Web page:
So will the WBZ-AM and WBZ-FM calls change?

RadioInsight Community Forums Northeast Boston So will the WBZ-AM and WBZ-FM calls change?

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This topic contains 12 replies, has 7 voices, and was last updated by  Nathan Obral 3 weeks, 1 day ago.

Viewing 13 posts - 1 through 13 (of 13 total)
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  • #178394

    Fenway1912
    Participant

    The calls on Sports Hub are pretty much irrelevant so I think that is a back burner issue but WBZ-AM is another story. ( as is KDKA-AM Pittsburgh)

    In Boston, Pittsburgh and Minneapolis CBS Television as used the calls on branding unlike stations in New York, Chicago and Los Angeles.

    How is this going to play out?

     

    #178395

    raccoonradio
    Participant

    Is there some kind of agreement where iHR and Beasley may be allowed to use WBZ calls for a period, then they must change?

    We had situations where same calls were used on AM,FM, TV then some changed but one entity could stop another owner from using them.So if I buy some AM or FM station and decide to call it WHDH, subject to FCC approval, doesn’t Ansin have the right to say, oh no, you can’t?

    Beasley has WBCN calls parked in Charlotte..CBS used to own 1660 there but Beasley got the station in a swap.How about WBCN 98.5? People think of BCN as progressive rock but remembet for years they had the Pats.

    #178409

    nowradioguy
    Participant

    In Boston, Pittsburgh and Minneapolis CBS Television as used the calls on branding unlike stations in New York, Chicago and Los Angeles.

    Would you kindly reword the above so I can understand what you are trying to say?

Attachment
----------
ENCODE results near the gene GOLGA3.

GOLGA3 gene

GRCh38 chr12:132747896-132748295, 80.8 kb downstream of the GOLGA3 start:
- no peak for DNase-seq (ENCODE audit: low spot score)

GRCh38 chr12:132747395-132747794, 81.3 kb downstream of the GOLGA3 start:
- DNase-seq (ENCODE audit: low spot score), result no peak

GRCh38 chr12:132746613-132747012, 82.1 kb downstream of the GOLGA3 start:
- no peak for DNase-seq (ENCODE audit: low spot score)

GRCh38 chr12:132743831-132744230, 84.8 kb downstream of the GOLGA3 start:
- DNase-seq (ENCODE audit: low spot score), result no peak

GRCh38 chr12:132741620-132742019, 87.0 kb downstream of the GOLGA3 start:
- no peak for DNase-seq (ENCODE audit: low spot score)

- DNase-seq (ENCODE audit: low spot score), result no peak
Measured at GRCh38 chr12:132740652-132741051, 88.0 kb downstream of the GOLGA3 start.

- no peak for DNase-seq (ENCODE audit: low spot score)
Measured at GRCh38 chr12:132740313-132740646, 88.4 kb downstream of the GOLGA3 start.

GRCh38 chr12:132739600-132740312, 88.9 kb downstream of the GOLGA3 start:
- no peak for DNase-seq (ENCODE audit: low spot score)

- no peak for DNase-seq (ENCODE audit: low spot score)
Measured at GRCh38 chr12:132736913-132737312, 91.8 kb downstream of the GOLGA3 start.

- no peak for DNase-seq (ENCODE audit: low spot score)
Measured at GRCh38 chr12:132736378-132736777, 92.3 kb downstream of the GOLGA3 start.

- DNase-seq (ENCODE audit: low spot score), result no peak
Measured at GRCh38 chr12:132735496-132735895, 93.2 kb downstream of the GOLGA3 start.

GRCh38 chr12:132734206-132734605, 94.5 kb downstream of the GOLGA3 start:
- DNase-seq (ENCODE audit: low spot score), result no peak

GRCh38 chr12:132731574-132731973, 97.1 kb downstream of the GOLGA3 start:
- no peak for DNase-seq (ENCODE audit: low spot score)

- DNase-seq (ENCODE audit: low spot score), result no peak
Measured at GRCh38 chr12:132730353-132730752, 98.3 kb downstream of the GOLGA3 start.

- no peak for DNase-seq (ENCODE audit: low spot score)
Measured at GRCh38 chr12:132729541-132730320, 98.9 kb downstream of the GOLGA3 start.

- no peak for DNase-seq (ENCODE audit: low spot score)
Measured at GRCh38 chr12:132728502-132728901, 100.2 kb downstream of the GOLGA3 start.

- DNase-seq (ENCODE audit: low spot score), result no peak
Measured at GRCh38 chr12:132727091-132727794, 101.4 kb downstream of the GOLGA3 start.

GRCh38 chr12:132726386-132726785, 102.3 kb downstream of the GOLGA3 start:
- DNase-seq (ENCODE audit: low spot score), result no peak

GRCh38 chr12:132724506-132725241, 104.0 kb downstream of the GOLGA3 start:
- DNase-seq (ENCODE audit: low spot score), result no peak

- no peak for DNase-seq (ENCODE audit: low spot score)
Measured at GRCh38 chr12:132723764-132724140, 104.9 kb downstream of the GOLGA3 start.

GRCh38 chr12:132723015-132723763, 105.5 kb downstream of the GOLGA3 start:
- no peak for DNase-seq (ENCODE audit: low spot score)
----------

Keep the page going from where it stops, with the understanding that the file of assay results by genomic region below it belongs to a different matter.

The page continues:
#178415

    raccoonradio
    Participant

    May mean that Ch 4 brands as WBZ more than “CBS4”.

     

    #178418

    Eric Jon Magnuson
    Participant

    May mean that Ch 4 brands as WBZ more than “CBS4”.

    Correct.  The same also applies in Baltimore–although, to be fair, the WJZ calls weren’t used for radio locally up until a decade ago.  (Conversely, KYW-TV in Philadelphia uses “CBS3” as its primary branding.)

     

    #178422

    Bill Recto
    Participant

    May mean that Ch 4 brands as WBZ more than “CBS4”.

    Correct. The same also applies in Baltimore–although, to be fair, the WJZ calls weren’t used for radio locally up until a decade ago. (Conversely, KYW-TV in Philadelphia uses “CBS3” as its primary branding.)

    In San Francisco the CBS O&O’s are referred by Call letters like KPIX 5 for CBS programming and KBCW for CW programming plus some CBS shows that gets pre-empted by KPIX 5 because of News and sports reasons.

    I say nothing is going to happen with the WBZ Call letters though for now on the radio side just management changes today.

    #178423

    Joseph_Gallant
    Participant

    Some years ago, the FCC loosened call letter regulations in what became known as the “WMAQ Rule” (named after Chicago’s WMAQ radio and TV; when WMAQ owner NBC got out of the radio station ownership business, the radio station was able to keep the call letters WMAQ-AM even though it was no longer under common ownbership with WMAQ-TV). I believe that under the rule, WBZ-1030 and 98.5 could keep their existing call letters (more information on this would be appreciated!).